The Courier News from Blytheville, Arkansas on July 6, 1944 · Page 6
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The Courier News from Blytheville, Arkansas · Page 6

Blytheville, Arkansas
Issue Date:
Thursday, July 6, 1944
Page 6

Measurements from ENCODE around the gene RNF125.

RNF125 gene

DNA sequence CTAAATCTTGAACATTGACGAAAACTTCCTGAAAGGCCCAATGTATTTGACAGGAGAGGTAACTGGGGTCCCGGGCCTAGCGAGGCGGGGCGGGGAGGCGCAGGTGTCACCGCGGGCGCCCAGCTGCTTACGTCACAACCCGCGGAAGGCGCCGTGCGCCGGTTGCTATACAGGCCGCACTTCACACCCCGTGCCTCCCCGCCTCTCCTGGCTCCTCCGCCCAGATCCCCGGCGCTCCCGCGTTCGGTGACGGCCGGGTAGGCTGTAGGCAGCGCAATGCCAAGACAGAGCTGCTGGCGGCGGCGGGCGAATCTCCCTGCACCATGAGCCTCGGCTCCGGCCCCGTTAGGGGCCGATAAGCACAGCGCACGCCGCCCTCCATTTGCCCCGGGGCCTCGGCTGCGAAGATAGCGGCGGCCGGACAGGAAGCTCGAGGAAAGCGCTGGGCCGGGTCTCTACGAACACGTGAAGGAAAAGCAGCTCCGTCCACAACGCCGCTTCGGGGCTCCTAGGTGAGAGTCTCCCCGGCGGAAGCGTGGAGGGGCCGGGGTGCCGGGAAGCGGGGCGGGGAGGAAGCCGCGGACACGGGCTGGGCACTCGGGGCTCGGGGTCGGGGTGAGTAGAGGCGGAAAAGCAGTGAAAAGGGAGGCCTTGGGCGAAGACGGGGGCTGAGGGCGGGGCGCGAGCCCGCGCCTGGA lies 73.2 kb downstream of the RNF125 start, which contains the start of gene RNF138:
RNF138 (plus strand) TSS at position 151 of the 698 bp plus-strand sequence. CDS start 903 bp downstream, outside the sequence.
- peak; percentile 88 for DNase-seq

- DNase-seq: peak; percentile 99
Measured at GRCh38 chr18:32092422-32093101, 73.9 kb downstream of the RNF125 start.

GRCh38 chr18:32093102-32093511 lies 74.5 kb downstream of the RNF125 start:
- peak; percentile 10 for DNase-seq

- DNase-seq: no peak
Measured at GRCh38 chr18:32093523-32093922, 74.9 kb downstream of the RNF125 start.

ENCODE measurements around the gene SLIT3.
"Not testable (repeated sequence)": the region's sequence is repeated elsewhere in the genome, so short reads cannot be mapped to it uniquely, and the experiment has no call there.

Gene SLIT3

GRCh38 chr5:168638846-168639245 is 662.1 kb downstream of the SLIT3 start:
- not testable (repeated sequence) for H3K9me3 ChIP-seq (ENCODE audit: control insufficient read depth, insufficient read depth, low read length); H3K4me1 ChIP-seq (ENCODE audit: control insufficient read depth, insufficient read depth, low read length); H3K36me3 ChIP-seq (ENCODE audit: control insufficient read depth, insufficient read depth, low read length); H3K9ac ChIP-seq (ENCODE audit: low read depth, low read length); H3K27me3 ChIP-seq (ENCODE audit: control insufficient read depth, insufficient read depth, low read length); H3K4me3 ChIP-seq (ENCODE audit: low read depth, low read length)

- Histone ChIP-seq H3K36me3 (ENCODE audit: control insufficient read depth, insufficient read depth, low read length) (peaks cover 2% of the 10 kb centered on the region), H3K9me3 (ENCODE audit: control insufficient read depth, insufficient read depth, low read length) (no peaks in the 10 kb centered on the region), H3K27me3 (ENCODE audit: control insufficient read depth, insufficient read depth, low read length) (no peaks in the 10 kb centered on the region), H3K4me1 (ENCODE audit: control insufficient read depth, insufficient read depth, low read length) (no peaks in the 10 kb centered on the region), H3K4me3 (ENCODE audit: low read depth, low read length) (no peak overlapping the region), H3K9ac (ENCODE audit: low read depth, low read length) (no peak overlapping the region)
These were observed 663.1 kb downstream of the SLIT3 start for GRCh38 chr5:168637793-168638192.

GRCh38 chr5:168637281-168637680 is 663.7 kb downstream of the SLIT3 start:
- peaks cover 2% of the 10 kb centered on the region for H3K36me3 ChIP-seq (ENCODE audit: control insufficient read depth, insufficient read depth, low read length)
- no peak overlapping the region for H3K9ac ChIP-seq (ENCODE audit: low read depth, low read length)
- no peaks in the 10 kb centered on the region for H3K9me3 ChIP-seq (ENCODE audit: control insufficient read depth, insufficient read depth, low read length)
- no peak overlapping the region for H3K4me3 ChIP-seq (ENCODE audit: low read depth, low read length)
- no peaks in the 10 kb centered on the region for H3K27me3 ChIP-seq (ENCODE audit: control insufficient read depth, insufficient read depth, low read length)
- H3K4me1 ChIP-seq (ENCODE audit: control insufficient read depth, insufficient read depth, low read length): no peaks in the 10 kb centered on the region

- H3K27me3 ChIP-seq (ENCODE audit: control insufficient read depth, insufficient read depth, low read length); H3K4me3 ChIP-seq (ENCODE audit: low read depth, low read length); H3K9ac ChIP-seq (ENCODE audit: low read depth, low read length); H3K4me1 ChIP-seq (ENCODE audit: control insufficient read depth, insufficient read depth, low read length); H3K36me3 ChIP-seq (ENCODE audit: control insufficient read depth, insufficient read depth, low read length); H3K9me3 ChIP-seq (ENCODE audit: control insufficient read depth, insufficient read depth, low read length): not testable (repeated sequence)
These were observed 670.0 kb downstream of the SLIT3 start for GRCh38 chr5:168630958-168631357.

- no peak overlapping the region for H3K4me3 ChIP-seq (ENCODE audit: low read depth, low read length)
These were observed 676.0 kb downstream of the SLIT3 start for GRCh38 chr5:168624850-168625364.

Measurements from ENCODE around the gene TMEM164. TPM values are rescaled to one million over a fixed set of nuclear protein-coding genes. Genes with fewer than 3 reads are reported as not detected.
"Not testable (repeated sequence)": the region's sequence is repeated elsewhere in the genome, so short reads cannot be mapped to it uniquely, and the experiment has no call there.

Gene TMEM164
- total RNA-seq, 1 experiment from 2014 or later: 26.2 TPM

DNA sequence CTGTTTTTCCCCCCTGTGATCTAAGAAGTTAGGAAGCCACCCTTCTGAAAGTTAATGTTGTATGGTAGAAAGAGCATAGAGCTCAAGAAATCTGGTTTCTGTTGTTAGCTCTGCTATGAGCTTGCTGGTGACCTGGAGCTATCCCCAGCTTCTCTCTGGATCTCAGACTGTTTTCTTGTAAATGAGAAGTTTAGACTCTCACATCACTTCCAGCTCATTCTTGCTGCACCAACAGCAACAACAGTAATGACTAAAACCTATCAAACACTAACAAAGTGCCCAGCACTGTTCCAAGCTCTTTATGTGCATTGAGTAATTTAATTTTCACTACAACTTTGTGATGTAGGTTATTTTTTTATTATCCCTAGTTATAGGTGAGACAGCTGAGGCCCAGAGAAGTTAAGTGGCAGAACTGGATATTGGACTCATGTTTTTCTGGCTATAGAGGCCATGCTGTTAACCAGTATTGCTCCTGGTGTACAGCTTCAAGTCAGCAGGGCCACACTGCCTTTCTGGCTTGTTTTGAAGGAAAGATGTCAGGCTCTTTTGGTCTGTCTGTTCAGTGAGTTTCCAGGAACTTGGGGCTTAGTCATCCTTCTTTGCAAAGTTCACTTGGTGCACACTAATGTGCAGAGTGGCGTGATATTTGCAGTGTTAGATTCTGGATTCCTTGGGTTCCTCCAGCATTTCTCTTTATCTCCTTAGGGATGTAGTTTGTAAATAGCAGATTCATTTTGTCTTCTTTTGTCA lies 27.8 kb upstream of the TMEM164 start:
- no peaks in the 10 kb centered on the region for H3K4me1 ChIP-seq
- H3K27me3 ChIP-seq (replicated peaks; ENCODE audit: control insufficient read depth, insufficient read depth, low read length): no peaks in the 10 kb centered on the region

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BIX Naval Airman Gels Pictures T Completely Ignores Jap Zeros To Complete ,His Assignment 'AN ADVANCED ALEUTIAN BASE (UP)-Notes from the North Pacific war front: ' Navy combat pilots here are still talking about something LI, L. A. Pattcson, Smiley, Tex., did over Paramusbiro and Slmimishu Islands recently. They tell you he set a new high in cool-headed coinbat flying. Patleson was over Shiimushu in daylight nnd In clear veathcr—n new set of circumstances In this aerial war, as the majority of ights over the enemy Islands have been made nt night and almost invariably In 'cloudy weather —nnd four Zeros were on Ills tail nnd every anti-aircraft battery within range was shooting at htm. Directly: beneath him was tlie big new Miyosliino airbase, which occasionally had been sighted by. ourjillots but never had been photographed. Patteson wns outrunning the Zeros, but lie was afraid that if he tripped his aerial camera at the speed Iris Vcnlurn bomber was making the photographs would be blurred. So he deliberately throttled back nnd let his gunners fight off the Zeros until he had a set of pictures, He then continued over!a number of airfields on Para- mushlro island and repeated Ills performance The Japanese flak batteries - nil along the Paramnshlro coast blasted desperately at him and the Zeros made pass after Along with Allied victories In the pass,, but Patteson ignored tliein— various theaters of war come and came back with a collection of, thoughts of peace. Particularly tlme- reconnalssauce photographs which 'V in connection with this subject (ARK.)! COUKfflR NEWS THURSDAY, JULY <5, NM-i EPSON IN WASHINGTON tluMi.M photo .elcased of the famous new Northrop P-Bl'-Blnck Widow" night Pratt a .. B!ttck wtow ~ ls „,,„,„„ ft „, „ leie vllh I.™ Pratt and Whitney „ il fuselage Is reminiscent ot the P-38. U b built ol Haw.liorne, cnlifornia. (NEA Tclcpl, oto j HIGHLIGHTS FROM LATEST BOOKS n T/me O/ War, Prepare For Peace; Three Authors Do normally would have taken months of jrTorl to obtain. "As nearly as'I could'tell," Patteson said, "my gunners shot up two of the Zeios. We got hit only once, nnd it didn't do o.ny damage." Lt, Comdr. w. R. Stevens, Salem, Ore, squadron commander of the Navy's Paramushirb raiders. are three books, "Primer • of the Coming World," by Leopold Schwarzsclilld (Knopf: $2.50); "Tlie Great Decision," by Jumes T, Shotwell (Mncmlllnn: 53), nnd Ruhl J. Barllett's "The League to Enforce Peace" (University of North Carolina Press: $2.50*. Twenty-five years ago optimistic guesswork was made the basis «. *.»., i»uv,v;i i-iuiiinuMiiru raiuers, "^ BUI^WUIK was made me basis is ..going home on re-assignment of peace at Versailles and the re- soon, and he is betting that his suit was utter failure, Schwnrzs- four-year-old son Randy "will roc- (child says. The popular inference ognize him without any prompting from this today Is to accept pessi- When he eels thprn I mif Mr trnnccuirtrV when he gets there. Like all combat pilots who have put in a long tour of duty on a war.front, Stevens is counting the days and minutes until his > relief nrii\es and he goes home for K minion with his family. He has never seen: his baby daughter Carole-Ann, but he and Randy are pals and he is so positive that Randy willjiecognue him after his nine- month absence that he hns arranged a test with Mrs. Stevens. "Sfevo" planned it''between combat missions, and during- long night flights across the : ocean in the vicious North Pacific weather. . He thought about': it while ak ': «ps breaking arouud-_:hls .'plane, .;and while.he was homing ^through'fog' and inlllHaws and : blizzards, ft was a swell to think about because It took his mind off a lot of I mlftlc guesswork, However, Schwarp-schild docs not go all out for pessimism. He is in favor of leaving out the guesswork altogether. Dcmilitarii'.ntlon of Germany at lensL unlll the youth of today Is doddering in age, is an accepted axiom of the coining peace. But how Will It be accomplished? What is lo prevent another nation from becoming militaristic nnd to assume the villain's .role which Germany plays today? Even the problem of reparations is bothersome. Germany should pay, but how? To these <|tiesllons Schwarzschild gives realistic answers. He warns against pitfalls and even when lie points .out that something'might;work', 5 'he tells-us that nothing Is likely-'to' last forever. And: "A third German world unpleasant matters, and now In a' war woultl be worse than just an- few dajs.he. Is going to put it lntoi°" ler war; " ln| Bht v 'ery weir be a effect. war In conditions of deeper and effect Randy, by prearrangcmenl with Mrs Stevens, will be playing in . the yard when Steve comes home, and. Steve Is going to go up to him and^ saj, 'Son, who is your dad?" "That will be. a big-deal," Steve says, "because Randy will- know h(> . n . me, all light He'll say, 'Hi, dad; DC '" E and it will be one of the grandest P things that 1ms happened to me since this war began." GOP fxecufj've Committee Appointments Announced NEW YORK, July G. (UP)-Re- pubhcan National Chairman Herbert Broxvnell announces the no- pointment of an executive committee of the Republican National Committee. Two Wlllkie supporters are members They are Ralph Cake, an Oregon publisher who was Willkle'.. campaign manager, and Sinclair Weeks of Massachusetts. Also on the committee are Representative Clarence Brown of Ohio who was convention floor manager for Governor Brlcker; and J. Russel Sprague of New York, one of Dewey's original bandwagon members. Other committee members are- Mrs, Robert Archibald of Colorado- Mrs. Chris Carlson of Minnesota- Col; R. B. Creager of Texas; Ham- Darby, of Kansas: Mrs. W. P. Few of North.Carolina; Harvey Jewell of South Dakota; Barak MtvUinulv of Missouri; Carrol! Recce of Tennessee; Mrs. Reeve Schley of New Jersey; Mrs. Worlhlngton Scranto ™m enn?ylra ' lla: and Mrs Williamson of California more widespread demoralization hazard of sudden Improvisation In hours of crises. Hardly less Important than the prevention of a third world war Is the prevention of a second world economic depression, for In the disorders which It would breed lie the roots of war itself." In this statement, yon can sec that Shotwell pretty well agrees with Schwar/.schllcl—that we can't jump Into peace immediately after the war; that we ought to start now lo prepare everyone concerned for a lot of groundwork. The brilliant Daiilctt, professor of history at Tufts College, traces the history of The League to Enforce Peace. Organized In 1815 by such men as Hamilton Holt, A Lawrence Lowell, nnd William Howard Tnft, It became one of the most powerful Instruments thnt led up lo American participation in the League of Nations. Machinations of the organizations thnt resulted in our abandoning Hie League nfter President Wilson organized it arc thoroughly discussed In this book, with no punches pulled. The author gives you plenty of meat to chew on in citing past mistakes made In making the peace, mistakes we should nvold afler this war. MAPPING THE WAIl Everyone's 'mnpjlmppyV in following the progress of the war on various fronts. For thnt reason two recent books will meet with fnvor— "Look at the World," drawn by Richard Edes Harrison for the editors of Fortune Magazine (Knopf""'"" and "Down to Earth," by we are fighting in strange places and why trade follows various routes. •It is difficult to visualize the Iti- Icrrclationslilp of lands spread over Ihe surface of n sphere. We have come to believe that the north must be at the lop of the page which distorts the projection. Maps in this unusual atlas nt- lempl to free the render\of Ihe harness of conventional projection Teachers, as well as laymen, will Hud the maps interesting and ln- "Down to Earth" l.s a treatise on map making. Written by Greenhood and illustrated by Graeter it devotes more than 250 pages to telling you how to draw and Interpret maps correctly. All Die various manners of projection are explained In steps that are simply and clearly ounlllned. Caesnr Brown was 17 when he learned that, although the fight for American Independence hud been won In the Revolution, democracy still had to be fought for vvllliin the new-born nation. Poor, but not proud of it, lie asked for the hand of the colonel's daughter nnd was horse-whipped in reply. His aunt's advice Was "Over the mountains lo the West is Freedom.' Japs' China Drive Crucial By THOMAS M. JOHNSON NEA military Writer The good news from the Pacific- successful attack-defense in India, successful;attack among the islands —smoke-screens from the public eye the fact, that, Die news from China is not so good. That Is disturbing, for compared to China, India and the Islands are really sideshows, or at most, preliminaries to the mnln event. Recent, events make plain that from now on that main event will for the north-south Pelplng-Hankow railway, which can foe rebuilt Into 11 valuable support of Japan's "Chinese Wall." Also there is always a threat to Chungking, which might force major Chinese forces to battle l-e.'ore they can be properly aided . by American equipment power. and . The Chinese forces are not'an nr- my, properly speaking, but groups co-operating .sometimes only loosely, armed only lightly. Their shortages are blamed by ninny Chtn«<;c ,*u.,i ..WIT un LEIUI, mum event, will «'u uiumeu uy jii.iny unin p se """•> IK the struggle for what remains of our failure to deliver goods Pres!free China. We must save it and "lent Roosevelt promised Chiang use it us a base; Jnpnn must pre- Kai-shek at c'iili-o. tiL-iore i uiu vent that, and use it herself, else lilgh Chinese delegate at Wnshlug- slie loses the mainland war as ul- ton threatened that unless they go' ready she has lost tire island w-ir. more than the trickle of supplies Japan's _ navy is overmatched flown over the Himalaya hump "We tljrec to one, one-third her vital capitulate!" Chiang's Indignation Is merchant fleet is gone, her air force said to be a main cause for Vice has been whittled to the world's President Wallace's trip to ChrniK- slxth and faces the worlds first, iking. Against her our "Nuval air" alone The "republic' is becomiii" in- brliigs SO carriers, 36 in one opera- ereuslngly dictatorial and tolalltar- liou. backed by so many supply and inn. Although inflation and nenr- ri-ptilr ships that they are a "float- famine go hand in hand, some of- In? a They give our nlr-sca "reach" so unprecedented . t:!Kl Japan now fears bombers from on.- carriers as much as from our l.-l.ind airstrips. And Japan's indus- hte are monlly near the wa, easily reached. Her .cuatcgy now is to i>c c.u:tioiis, and prepare n wail against lire, evil, inevitable day when her b:'ck will be pressed against it, So Japan is reportedly moving ' are corrupt am! make "squeeze," it is reported, even from uliat supplies we arc already sending them. Statesmanship is needed For though all this be true, though China needs us, we need China if we ore to l*at Japan. Tlie Jap drive threatens (is all, for the more of China Japan holds, the more space she has to build up in China an industry and a rail system that may ou u.\|j,ui I& ropuHciny moving '^uuon^ mm u nui system that may seme of her production to nnrls o'f a(ltl "D to n formidable base of oper- Cliina sufficiently inland to be safe aiio »s that would be a sort of "sec- irom carrier-based planes nnd toi 01K ' Jll l >al1 -" keep longer - ranged land - based I Thence she could supply nnd sup- planes at least at arm's length. To I 101 ' 1 n . cr armies even though hci IlinVp this l>lr»un en fn «-lin tr- ..n.: JlOTllfi islflllrlc trnrn, n .i ... place lo Japan—China. China is our best base whence to destroy Japan's power not only because of geography, which has placed it next Japan, bul because of manpower. There alone can we find millions of Allies ready to march with us against an enemy whom they have shown they can defeat, given proper weapons. The Chinese will need other help— Anxac, British, Dutch, American- more than once was supposed. But they will repay thai help with their lives to save those of our people. So Japan's moves really represent an effort to tighten her grip on what remains of China before we con get more than a toe-hold. In the long view that is fundamentally more important, though less enthusing, than moves In the Pacific or on the nurina border. Dell Xews Mr. and Mrs. P. A. Cimmiings entertained yesterday with a family reunion at their home near Dell. The all day affair w?,v featured with a picnic .lunch served at the noon hour, when guests Included their son, Clarence Cummings and family, a daughter, Mrs. Carol Hol- ninn and family, all of Blytbeville. another daughter, Mrs. L. C. Kills and family of Gosnell, and Mr. and Mrs. Bert Vastbitxler and family of Blvthcville. make this some of her blows at China. - -..,— .„ i.^uvin. , \juuu luinance, mieu w Cncsfir, central figure in "West I venture, and breezily paced • nuii, niuLo^n-un uL'mui tiuziuion do.jus, mHI uowil 10 ball'111, by than this one," hc.snys. ."It must' David Grcenhood nnd Unlph Grnc- Hot. MnlMlfn " llr* ,lnr>lnpAF + in. *TTnl:*ln.. tr,,., . A. r-n. not happen," lie declares. He concludes, in nnnlyzlng the iltuallon. that it Is not an cxng- seraled hope thnt in fields of unl- 'ersnl pence nnd permanent wcll- >elng, great things will come to ss. "But In order to make them at- ainable, our ideas nlxmt them must remain moderate. The world hns he prospect of n long pence nnd D( progressively greater well-being f It does not fall victim to the illusion of absolute nnd total solu- .ions." 4 • * SAN'T HUnilY VKACE Shotwell, Columbia University itithority on history and n meni- >er of the preparatory "committee or the peace conference in 19n- 18, is a recognized figure In inter- rational relations, vjolilics nnd economics. And after decrying the fumbles made by world blg-trlgs o secure permanent peace after :he last war, he sums up his opln- on by stating: "The one thing that is perfectly :lear is thnt lliey (international problems) cannot be left to Die (Holiday House: $4.501. Harrison hns treated his mnps differently. He has drawn them from the viewpoint of the air age n order to show Americans ivhy 5 W WARIOAH Buy Invasion Bonds Spend what you save using Shibiey's Best Flour. CEILINC5 PRICES ON USED CARS Effective July 10th - .-- .•;.._•• i ••-/>-;We wilt pay up to 'ceiling price for good used cars now. Loy Eich Chevrolet Co. Phone 578 America's Largest Airline Relies On Sinclair Pennsylvania Motor Oil Exclusively *-»wv »t (inns lungLn. 10 '— ^ mimt-a uvtu inougn hci move safe she is using llome islands were bombed or even r best troops for renewed ' nv «dcd. Thither she may even -hinn. withdraw her main defense hoping They hnvc lately started n drive lo (1 6 ht ""V however hopelessly ! . 'iliose islands we have taken, are Does the Hond," by mm Pridgen mere outposts to Japan and to Chl- <UouWcday-Doran: $2.50), pulled lla: to us "ley are mere stenplnK- «p stakes nnd found that freedom stones to the one real jumping-off in the wilderness—but danger, too, for those were the days when not only the Indians, but the English in Canndn, the Spanish in the southwest, and the French In Louisiana instituted n menace. There wa; -he treachery of Aaron Burr nnc General Wilkinson to contend with, but then, too. there was the charm of the exotic Julie n frenchwoman, and Dimity, who loved Caesar too, Good romance, filled with ad- Guy Genn's SKATING RINK Now Open For Summer Big Tent Now Located Across From NH-Way Laundry Afternoon and Nile Sessions We have plenty of WHISKEY at ail times . . . Also Gin, Wine & Liqucrs CEILING PRICES ALWAYS HASSELLS WHISK EV STORK 315 W, Main Phone 3531 Candidates Trailed By. State Cars, They Charge LITTLE ROCK, July 6. (UP) — Gubernatorial candidate Ben Laney has joined Dave Terry In charging that state-owned cars arc being used to trail them in ti le i r campaigns. Laney's headquarters Issued a statement this forenoon accusing revenue department cars of doggliv his trail. Yesterday, Terry sold lii a speech at Corning that state police cars were following him around the state. Revenue Commissioner Murray B. McLcod nnd assistant Police Superintendent Cliff Atkinson deny that tlieir men or cars are being used for any such purpose. All candidates for major office are out in the state todny—spread- ' coming out from Portia and Corning where most of them talked to July 4lh political rallies yesterday. Wren Xcsls on Axle MT. VERNON, Ind. (UP) — Bob Travers ol Ml. Vernon drove his Model A Ford coupe very carefully for some time. He discovered that a wren built its nest on the rear spring, near the axle. Tlie wren laid several eggs upon which she sat even when the car was in motion. Motlier and family were last reported to be doing nicely. For Side Dressing, J. L TERRELL HIS. Bdwy. Phone 2631 Buying Logs Of All Kinds. BARKSDALE MFG. CO. Blytheville, Ark. ALTERATIONS! Come to Hudson's for alterations of all kinds. We have three expert seamstresses on duty at all times. HUDSON Cleaner—Tailor—Clothier Bif« Thampfin, iltiearJtii o/ Amrrinm tUrllnu, Inc.. ifhati plant, i, t Sinclair rianiytnnia Motor Oil wlmiKly. America's largest airline, American Airlines, Inc., relies on Sin- •' clair Pennsylvania Motor Oil exclusively to lubricate its great fleet of Flagships. Give your car the same protection given costly airplane motors. Ask your Sinclair Dealer for Sinclair Pennsylvania Motor Oil. It lasts so long it saves you money—gives your car safer, quieter .„ lubrication. B. J. ALLEN PkoteZltS - Af»t ~ HytfceTi'Jt, Art Housewives! Storekeepers! WASTE PAPER URGENTLY NEEDED Clip this and paste it in your window! U.S. Victory WASTE PAPER Campaign